MATLAB Toolboxes (MathWorks, Inc., Natick, MA, USA) were used for all analytical operations. An overview of the proposed method for liver segmentation is shown in Fig. 1. The method consists of 4 main procedures: main ROI selection, anatomical landmark-based ROI restriction, liver region segmentation by FCM clustering, and post-processing by using mathematical morphologies.

Fig. 1
figure 1

Diagram for applying the proposed method to practical implementation

Main ROI (body part) selection process

In this process, global thresholding by Otsu’s method [52] was applied with the first TE image for separating the background and rejecting excess objects away from the body part. It also reduced calculation time in the liver segmentation process. The biggest object which passed hole-filling algorithm [53] was selected as the main ROI which was used in the next process. Figure 2a shows the result of this procedure.

Fig. 2
figure 2

The ROI restricted processes, a the main ROI in the TE image, b LIC map, c the created sub-image including the IVC and abdominal aorta, d the segmented image in multi regions, e the segmented IVC and abdominal aorta in a normal image size, f simple structure of the human, including longitudinal, lines used in this work, g the rejected region, and h the LIC map in the restricted ROI

Anatomical landmark-based ROI restriction

This procedure was developed because, in some cases, the LIC values in the liver region were in a similar signal as those in adjacent organs, as shown in Fig. 1. Because the segmentation results might include an unwanted region, the ROI for the segmentation process should be restricted by using anatomical landmark data. The procedures for ROI restriction (Fig. 2) are:

  1. (1)

    The main ROI (body part) in all TE images was used to calculate R2* and transform it to the LIC map by Eq. (1), as shown in Fig. 2b.

  2. (2)

    The centroid of the object of interest in the main ROI selection process was calculated. A sub-image was created in the first TE image by expanding the width of the main ROI in 4 directions, with a distance of 20% (by experiment) from the centroid calculated from main ROI to include inferior vena cava (IVC) and abdominal aorta in the sub-image, as shown in Fig. 2c.

  3. (3)

    The IVC and abdominal aorta were segmented in the sub-window by using FCM clustering [43, 44]. The input of FCM consisted of signal intensity values from each pixel. The number of clusters was defined by varying it from 2 to 8 and recording the achievements to detect the IVC and abdominal aorta in the training cohort data; a fuzzy factor of 2 was used [57]. Figure 2d shows the segmented image in multiple regions. The IVC and abdominal aorta in the images typically had the highest intensity values. Therefore, the data in the cluster that had the highest value of centroid were selected as the IVC and abdominal aorta. The IVC and abdominal aorta were placed back in the normal size image as shown in Fig. 2e.

  4. (4)

    The centroids of the IVC and abdominal aorta were calculated and used as the center for creating the rejected region. By anatomical theories, the left midclavicular line is longitudinal and passes through the middle of the clavicle. It usually passes near the nipple, as shown in Fig. 2f and is located to the right of 2 in 3 parts from a midsternal line or to the left of 1 in 3 parts from an anterior axillary line. The liver typically extends from the fifth intercostal space to the right costal margin in the midclavicular line [54,55,56]. This was used to find the landmarks for rejecting an unwanted region. In MRI, the assumed left midclavicular line was drawn between the middle line of the body region (assumed to be a midsternal line) and the edge of the body region (assumed to be an anterior axillary line). The diagonal dashed line was drawn from the abdominal aorta through the intersection between the left midclavicular line and the edge of the body. The longitudinal dashed line covers the right lobe of the liver, as shown in Fig. 2g. Figure 2h shows the restricted ROI in the LIC image, which is used in the segmentation procedure.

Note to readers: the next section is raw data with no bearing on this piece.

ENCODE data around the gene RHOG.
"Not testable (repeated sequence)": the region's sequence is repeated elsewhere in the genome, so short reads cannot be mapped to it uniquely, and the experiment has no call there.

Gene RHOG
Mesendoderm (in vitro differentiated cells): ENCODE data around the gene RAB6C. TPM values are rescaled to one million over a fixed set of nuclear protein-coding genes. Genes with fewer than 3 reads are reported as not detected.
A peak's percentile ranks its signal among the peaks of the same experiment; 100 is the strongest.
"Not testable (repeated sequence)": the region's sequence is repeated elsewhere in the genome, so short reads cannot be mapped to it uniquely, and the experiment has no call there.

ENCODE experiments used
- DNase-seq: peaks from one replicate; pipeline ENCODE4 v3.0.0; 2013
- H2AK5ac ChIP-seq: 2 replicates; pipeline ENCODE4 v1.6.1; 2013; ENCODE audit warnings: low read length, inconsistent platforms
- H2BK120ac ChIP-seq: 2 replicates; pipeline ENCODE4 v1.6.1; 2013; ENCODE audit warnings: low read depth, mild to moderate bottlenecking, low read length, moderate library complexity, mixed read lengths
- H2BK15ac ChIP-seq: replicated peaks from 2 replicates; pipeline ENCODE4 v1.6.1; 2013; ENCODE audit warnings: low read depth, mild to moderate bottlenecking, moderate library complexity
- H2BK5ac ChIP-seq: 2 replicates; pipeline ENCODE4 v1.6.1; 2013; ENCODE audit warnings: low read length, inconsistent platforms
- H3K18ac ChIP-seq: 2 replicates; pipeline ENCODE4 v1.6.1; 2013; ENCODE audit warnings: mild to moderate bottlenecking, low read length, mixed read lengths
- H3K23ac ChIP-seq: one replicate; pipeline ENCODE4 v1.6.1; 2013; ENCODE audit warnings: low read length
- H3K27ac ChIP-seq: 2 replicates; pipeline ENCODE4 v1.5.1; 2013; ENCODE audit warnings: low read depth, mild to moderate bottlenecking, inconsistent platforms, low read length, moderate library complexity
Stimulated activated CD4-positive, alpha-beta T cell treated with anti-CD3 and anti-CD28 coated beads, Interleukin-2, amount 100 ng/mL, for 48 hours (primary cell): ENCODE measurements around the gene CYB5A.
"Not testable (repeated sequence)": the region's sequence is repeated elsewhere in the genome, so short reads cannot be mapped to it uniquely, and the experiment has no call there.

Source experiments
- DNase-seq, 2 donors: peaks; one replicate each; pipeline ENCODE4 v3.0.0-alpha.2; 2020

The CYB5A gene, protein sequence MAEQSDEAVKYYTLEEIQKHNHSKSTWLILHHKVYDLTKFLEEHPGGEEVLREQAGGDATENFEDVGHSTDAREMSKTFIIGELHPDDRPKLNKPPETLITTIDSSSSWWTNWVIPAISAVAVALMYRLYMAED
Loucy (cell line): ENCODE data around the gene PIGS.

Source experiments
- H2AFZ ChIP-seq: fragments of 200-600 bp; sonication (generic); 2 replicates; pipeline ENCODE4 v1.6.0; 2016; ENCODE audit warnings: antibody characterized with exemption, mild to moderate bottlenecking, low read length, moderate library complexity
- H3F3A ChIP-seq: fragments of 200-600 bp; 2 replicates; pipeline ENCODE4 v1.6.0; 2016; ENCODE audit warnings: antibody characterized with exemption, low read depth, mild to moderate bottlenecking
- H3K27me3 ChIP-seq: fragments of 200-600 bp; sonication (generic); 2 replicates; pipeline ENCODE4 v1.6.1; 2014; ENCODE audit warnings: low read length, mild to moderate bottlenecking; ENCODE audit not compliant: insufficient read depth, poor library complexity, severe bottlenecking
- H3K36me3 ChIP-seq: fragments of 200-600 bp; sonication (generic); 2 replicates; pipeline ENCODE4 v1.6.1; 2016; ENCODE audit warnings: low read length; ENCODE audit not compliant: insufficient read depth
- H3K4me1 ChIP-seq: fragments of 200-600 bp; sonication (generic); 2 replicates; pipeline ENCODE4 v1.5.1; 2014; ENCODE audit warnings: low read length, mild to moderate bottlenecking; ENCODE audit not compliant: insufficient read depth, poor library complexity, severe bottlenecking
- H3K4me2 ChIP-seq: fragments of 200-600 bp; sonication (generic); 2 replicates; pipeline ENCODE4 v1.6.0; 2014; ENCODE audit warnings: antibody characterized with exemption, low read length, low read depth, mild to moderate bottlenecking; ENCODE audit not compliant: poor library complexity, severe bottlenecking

Liver region segmentation

FCM clustering was used again in this procedure to separate the liver area (object) from others (background). In this procedure, LIC values in the restricted ROI were the input of FCM. To establish the FCM parameters, a fuzzy factor was defined as 2, as before, and the number of clusters was set as 2. A cluster that had a higher centroid value was defined as the liver region and the other one as other organs or background. To optimize the segmentation performance, the membership threshold (MT) value was adjusted from 0.1 to 0.9 (at increments of 0.1).


After the segmentation process, some segmented images contained various imperfections. The liver regions were disturbed in a binary image by noises and errors. Mathematical morphologies [53, 58], opening and closing with the optimized size of disk shape structure, and hole-filling, were used to proceed to the goal of removing imperfections by accounting for the form and structure of the image. This optimized size of disk shape structure was 5 pixels. It was obtained from the experiments, varying the values from 3 to 7 pixels (data not shown). After that, the biggest object was selected as the liver region.

Segmentation for clinical application